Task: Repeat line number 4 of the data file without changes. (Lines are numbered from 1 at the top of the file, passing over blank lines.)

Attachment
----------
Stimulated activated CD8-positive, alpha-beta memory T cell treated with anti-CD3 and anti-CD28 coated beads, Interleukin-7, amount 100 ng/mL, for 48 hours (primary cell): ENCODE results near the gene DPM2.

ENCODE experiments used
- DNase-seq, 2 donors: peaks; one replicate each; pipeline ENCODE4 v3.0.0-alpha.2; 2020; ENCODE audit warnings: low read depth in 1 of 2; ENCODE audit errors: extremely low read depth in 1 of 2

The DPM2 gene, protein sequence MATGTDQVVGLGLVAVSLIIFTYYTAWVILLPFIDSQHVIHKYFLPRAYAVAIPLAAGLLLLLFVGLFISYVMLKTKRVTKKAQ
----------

The DPM2 gene, protein sequence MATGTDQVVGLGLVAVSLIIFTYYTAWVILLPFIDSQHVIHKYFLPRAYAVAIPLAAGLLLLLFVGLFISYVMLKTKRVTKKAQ